follow-up email example #1

Nine times out of 10, sending a short thank-you email based on the following template is going to be enough to get the job done. Together with a great interview, it'll just about guarantee that you leave a lasting, positive impression in the mind of the hiring manager. Here's how to check off all of the boxes, fast.

Subject line: Thank you for your time

Email body:

Hi [Hiring Manager's Name],

Thank you so much for taking the time to interview me today. I really enjoyed learning more about the [Job title] role, and I came away from the conversation even more interested in the opportunity to join [Company Name]. So I'm eager to hear about next steps. Please don't hesitate to reach out to me with any questions or concerns in the meantime.

Thanks again,

[Your Name]

Most of the time, it's fine to write this kind of short follow-up email after an interview. Of course, every once in a while, you might want to leave an even stronger impression, in which case you should take advantage of...

follow-up email example #2

Sending a longer thank-you email is a great way to signal to a potential employer that you're very interested in joining the team. Because you can use it to sprinkle in specific details, what's more, it's also a chance for you to really cement your spot in the hiring manager's mind. For that reason, however, it takes a bit more effort on your end — and slightly more customization, as well. Just start with this template.

Subject line: Thank you for your time

Email body:

Dear [Hiring Manager's Name],

Thank you so much for taking the time to interview me today. It was a pleasure to meet you and learn more about the [Job title] role. In particular, I was excited to hear about [Initiative, Project or Business Challenge, e.g., "your financial reporting process"'], as that's an area where my strong background in [Area of Expertise] will allow me to make a difference right away.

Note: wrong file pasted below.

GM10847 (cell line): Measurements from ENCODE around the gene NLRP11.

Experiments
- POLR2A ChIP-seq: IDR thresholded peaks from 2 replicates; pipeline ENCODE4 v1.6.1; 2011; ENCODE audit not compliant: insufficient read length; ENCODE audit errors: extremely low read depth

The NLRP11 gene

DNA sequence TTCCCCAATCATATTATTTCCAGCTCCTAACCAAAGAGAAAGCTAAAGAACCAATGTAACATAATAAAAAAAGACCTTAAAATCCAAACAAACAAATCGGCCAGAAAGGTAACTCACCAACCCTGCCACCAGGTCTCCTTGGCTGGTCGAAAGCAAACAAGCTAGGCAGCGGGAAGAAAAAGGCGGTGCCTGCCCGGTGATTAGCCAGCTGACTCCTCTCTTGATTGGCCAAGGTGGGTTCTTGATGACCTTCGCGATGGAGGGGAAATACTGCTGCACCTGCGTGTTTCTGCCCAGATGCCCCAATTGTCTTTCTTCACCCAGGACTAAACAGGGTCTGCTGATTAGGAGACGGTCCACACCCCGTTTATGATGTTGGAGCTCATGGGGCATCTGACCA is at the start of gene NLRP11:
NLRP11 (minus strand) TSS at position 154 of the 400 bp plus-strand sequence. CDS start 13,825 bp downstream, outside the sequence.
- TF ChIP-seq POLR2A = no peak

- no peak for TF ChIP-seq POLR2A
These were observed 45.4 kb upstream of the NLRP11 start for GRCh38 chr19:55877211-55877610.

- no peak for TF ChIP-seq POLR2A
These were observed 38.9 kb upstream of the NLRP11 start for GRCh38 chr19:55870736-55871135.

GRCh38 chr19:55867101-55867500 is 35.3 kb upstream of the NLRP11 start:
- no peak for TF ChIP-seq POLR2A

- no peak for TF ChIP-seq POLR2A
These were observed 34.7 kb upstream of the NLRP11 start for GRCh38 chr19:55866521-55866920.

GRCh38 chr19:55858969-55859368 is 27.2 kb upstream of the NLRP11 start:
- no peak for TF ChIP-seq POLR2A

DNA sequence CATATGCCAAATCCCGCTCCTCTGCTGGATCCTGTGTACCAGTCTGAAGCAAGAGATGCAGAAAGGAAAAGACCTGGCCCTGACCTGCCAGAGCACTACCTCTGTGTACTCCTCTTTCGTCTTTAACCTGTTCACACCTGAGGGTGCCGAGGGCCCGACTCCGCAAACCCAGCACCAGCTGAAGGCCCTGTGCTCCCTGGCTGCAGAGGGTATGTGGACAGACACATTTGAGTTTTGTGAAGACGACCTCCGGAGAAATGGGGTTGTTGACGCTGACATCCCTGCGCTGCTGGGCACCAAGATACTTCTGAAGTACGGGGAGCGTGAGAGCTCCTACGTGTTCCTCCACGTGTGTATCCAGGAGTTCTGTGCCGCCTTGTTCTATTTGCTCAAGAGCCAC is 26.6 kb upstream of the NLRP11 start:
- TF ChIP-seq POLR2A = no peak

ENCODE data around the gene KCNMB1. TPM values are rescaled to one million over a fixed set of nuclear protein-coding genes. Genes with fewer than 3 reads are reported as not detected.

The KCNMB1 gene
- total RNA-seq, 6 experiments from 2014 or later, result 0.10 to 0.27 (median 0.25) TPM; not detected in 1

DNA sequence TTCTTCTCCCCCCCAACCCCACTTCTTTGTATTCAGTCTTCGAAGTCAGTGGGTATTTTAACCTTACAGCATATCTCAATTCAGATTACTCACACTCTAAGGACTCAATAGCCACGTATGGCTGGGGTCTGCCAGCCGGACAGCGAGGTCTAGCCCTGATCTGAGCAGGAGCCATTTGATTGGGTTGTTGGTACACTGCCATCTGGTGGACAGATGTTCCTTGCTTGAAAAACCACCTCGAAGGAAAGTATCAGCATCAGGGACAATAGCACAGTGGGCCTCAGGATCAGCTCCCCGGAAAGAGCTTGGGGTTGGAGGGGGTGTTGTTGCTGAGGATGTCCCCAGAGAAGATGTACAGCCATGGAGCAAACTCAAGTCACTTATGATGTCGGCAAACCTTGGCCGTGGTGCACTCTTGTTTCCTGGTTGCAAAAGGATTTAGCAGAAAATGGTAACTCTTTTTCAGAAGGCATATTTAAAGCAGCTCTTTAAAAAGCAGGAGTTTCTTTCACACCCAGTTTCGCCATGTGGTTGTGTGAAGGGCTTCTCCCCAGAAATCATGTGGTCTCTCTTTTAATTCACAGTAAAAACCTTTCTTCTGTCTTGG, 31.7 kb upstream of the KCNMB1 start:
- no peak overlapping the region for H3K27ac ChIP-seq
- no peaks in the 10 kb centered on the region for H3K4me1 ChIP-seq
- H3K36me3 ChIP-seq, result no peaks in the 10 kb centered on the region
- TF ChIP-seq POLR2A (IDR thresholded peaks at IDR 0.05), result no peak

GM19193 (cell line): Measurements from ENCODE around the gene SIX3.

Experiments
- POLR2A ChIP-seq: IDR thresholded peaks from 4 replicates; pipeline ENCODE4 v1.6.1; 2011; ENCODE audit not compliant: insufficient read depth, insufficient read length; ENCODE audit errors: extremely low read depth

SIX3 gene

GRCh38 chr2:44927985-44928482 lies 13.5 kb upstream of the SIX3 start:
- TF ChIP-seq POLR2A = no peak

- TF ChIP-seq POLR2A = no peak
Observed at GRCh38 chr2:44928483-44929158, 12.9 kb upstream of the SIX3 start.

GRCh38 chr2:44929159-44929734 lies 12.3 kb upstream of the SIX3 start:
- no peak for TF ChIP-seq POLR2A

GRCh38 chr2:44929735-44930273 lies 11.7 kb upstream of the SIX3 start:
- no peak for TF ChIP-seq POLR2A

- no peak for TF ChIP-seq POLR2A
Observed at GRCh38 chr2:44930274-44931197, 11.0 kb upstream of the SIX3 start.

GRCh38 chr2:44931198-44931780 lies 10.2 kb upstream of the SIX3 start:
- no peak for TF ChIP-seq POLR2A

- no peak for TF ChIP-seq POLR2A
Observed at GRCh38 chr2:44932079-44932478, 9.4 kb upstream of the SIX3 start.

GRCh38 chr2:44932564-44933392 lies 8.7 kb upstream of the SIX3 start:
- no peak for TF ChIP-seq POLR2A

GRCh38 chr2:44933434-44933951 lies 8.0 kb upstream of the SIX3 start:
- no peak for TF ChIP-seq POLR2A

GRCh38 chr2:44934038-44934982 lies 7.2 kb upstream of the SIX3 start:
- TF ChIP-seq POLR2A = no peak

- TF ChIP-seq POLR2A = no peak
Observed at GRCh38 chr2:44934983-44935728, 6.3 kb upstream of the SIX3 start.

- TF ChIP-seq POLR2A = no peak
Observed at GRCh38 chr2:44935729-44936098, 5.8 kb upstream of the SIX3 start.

Based on our conversation, other areas where I could contribute value at [Company Name] include:

  • [Skill Set, Area of Expertise or Challenge to Overcome]
  • [Skill Set, Area of Expertise or Challenge to Overcome]
  • [Skill Set, Area of Expertise or Challenge to Overcome]

For these reasons and more, I'm very interested in the opportunity to build my career and grow alongside with [Company Name]. So let me know if I can provide any additional information, as well as what I should expect in terms of next steps. Please don't hesitate to reach out to me if you have any questions or concerns.

Thanks again,

[Your Name]

Done right, a longer-form follow-up email like this one can make all of the difference. Just remember that the above example is only a template, so you'll need to carefully modify it, plug in strategic details from your interview — and use it in a way that makes the most sense for the role that you're applying for.


Master the art of the expertly crafted, personalized and timely post-interview thank-you note, and you'll be that much closer to landing the job of your dreams. Don't underestimate the power of this kind of messaging to sway a hiring manager, particularly when a choice has to be made between two equally compelling candidates. So take advantage of this polite — not to mention expected — form of communication, which, when done right, can ultimately help tip the scales in your favor.